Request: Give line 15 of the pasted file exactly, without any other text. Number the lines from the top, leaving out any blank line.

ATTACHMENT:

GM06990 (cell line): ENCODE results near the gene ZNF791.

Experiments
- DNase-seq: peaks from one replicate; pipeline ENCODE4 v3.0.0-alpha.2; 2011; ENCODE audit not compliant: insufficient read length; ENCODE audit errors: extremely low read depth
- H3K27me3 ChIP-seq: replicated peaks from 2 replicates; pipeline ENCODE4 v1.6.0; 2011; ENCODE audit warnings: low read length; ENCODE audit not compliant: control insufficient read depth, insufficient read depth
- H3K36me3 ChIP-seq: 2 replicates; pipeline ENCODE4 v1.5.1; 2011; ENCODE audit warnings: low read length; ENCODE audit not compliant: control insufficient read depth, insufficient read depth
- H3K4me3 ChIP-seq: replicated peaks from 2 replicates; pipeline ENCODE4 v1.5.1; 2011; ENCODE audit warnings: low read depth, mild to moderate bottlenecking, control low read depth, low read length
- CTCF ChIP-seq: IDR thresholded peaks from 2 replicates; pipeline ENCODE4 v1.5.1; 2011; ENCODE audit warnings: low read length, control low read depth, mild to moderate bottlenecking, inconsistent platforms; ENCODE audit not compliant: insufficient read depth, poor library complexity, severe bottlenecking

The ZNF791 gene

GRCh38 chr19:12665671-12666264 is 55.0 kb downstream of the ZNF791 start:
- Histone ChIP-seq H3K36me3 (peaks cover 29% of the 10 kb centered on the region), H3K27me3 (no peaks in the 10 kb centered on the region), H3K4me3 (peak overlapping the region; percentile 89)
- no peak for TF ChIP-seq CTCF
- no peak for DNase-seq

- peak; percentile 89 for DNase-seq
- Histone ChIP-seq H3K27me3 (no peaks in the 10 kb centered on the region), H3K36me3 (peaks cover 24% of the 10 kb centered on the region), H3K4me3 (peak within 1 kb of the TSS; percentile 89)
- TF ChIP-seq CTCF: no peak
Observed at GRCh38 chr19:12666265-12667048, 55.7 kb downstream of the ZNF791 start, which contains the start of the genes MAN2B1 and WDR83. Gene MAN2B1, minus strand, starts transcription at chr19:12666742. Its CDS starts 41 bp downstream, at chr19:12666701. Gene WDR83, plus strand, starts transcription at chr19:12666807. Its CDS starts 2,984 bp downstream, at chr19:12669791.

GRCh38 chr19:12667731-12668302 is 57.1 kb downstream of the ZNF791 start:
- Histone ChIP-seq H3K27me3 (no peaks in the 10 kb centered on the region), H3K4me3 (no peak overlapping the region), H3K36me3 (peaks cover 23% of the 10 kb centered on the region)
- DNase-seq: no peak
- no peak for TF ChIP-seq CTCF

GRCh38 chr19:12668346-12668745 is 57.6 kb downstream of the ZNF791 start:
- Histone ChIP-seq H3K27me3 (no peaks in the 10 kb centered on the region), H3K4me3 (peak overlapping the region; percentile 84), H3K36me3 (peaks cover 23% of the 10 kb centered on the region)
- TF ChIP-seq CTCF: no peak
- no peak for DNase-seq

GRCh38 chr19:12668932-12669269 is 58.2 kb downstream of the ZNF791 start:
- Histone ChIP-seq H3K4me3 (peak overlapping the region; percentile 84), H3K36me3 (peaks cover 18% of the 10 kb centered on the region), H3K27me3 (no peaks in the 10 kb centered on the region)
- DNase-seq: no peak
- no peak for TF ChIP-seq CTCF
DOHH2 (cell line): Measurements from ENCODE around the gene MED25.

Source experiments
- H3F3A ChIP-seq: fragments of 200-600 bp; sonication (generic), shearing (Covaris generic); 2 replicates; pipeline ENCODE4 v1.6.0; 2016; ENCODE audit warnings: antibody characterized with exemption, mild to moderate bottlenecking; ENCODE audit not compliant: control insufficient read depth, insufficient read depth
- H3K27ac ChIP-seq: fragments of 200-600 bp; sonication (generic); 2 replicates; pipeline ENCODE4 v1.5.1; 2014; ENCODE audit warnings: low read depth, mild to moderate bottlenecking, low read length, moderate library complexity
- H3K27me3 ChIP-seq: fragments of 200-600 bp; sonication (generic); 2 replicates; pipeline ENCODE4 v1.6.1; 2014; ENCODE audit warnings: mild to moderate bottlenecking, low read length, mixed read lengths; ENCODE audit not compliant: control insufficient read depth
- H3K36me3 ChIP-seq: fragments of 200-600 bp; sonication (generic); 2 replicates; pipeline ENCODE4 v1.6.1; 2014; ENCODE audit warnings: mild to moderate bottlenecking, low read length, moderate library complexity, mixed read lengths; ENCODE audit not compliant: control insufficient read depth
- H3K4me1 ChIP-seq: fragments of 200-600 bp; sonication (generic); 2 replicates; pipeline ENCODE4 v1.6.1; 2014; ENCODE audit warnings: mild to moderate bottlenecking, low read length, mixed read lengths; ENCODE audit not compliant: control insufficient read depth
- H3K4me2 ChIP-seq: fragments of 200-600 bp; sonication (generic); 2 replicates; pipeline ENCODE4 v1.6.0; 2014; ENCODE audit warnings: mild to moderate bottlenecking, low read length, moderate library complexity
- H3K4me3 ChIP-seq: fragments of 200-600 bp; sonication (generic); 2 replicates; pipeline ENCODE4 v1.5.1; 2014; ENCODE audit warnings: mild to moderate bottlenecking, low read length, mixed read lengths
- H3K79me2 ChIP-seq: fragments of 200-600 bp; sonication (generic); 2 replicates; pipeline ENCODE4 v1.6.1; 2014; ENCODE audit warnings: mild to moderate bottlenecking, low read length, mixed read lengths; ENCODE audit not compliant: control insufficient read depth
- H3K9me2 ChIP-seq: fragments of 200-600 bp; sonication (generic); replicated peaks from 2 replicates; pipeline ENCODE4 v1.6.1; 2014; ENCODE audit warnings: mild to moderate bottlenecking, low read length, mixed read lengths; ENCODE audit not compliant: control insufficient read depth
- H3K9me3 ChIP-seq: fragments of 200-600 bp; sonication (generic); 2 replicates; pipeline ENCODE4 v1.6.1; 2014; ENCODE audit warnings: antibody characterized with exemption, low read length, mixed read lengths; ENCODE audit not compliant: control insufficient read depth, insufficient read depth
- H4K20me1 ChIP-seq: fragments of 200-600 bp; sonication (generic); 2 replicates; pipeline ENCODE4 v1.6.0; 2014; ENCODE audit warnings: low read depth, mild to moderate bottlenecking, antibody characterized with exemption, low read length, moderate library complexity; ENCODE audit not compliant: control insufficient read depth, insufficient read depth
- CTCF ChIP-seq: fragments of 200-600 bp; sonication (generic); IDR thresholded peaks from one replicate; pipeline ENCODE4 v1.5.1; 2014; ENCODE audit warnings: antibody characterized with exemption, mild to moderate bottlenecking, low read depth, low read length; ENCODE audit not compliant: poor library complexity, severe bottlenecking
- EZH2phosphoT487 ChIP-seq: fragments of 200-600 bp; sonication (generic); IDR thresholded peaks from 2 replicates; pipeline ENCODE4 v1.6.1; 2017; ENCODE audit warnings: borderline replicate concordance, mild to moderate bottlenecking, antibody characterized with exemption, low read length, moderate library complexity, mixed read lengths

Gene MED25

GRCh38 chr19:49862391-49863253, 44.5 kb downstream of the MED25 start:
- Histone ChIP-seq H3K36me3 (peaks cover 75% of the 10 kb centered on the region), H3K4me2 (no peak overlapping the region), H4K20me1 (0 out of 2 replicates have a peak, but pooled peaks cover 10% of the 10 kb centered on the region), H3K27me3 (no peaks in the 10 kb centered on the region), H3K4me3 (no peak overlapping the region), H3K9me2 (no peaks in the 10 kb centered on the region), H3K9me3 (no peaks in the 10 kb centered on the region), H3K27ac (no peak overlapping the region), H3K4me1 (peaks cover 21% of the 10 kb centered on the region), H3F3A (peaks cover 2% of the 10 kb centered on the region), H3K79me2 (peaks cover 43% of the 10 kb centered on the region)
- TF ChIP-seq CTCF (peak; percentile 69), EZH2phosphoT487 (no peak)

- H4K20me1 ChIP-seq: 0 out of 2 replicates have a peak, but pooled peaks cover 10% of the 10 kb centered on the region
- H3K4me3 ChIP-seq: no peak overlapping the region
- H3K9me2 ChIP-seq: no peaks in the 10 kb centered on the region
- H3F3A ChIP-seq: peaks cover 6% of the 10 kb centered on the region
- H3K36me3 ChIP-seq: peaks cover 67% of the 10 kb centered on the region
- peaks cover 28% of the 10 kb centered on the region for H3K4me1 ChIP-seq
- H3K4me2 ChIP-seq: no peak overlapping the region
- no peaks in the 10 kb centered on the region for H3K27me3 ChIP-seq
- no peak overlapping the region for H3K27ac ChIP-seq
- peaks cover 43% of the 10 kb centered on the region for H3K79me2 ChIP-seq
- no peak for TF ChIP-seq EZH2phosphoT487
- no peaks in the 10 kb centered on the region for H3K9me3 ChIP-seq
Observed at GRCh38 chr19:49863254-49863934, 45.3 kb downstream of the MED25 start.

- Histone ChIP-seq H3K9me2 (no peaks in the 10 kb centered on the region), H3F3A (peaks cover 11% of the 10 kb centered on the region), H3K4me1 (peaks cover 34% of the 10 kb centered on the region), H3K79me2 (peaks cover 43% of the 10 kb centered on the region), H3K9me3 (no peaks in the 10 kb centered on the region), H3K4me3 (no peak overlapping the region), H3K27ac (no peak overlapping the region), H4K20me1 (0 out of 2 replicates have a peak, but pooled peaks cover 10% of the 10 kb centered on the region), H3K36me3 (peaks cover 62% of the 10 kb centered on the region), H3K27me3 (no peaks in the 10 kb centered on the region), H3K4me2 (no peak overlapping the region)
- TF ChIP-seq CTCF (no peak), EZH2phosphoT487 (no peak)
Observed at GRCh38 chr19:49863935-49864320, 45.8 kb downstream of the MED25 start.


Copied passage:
- TF ChIP-seq CTCF: no peak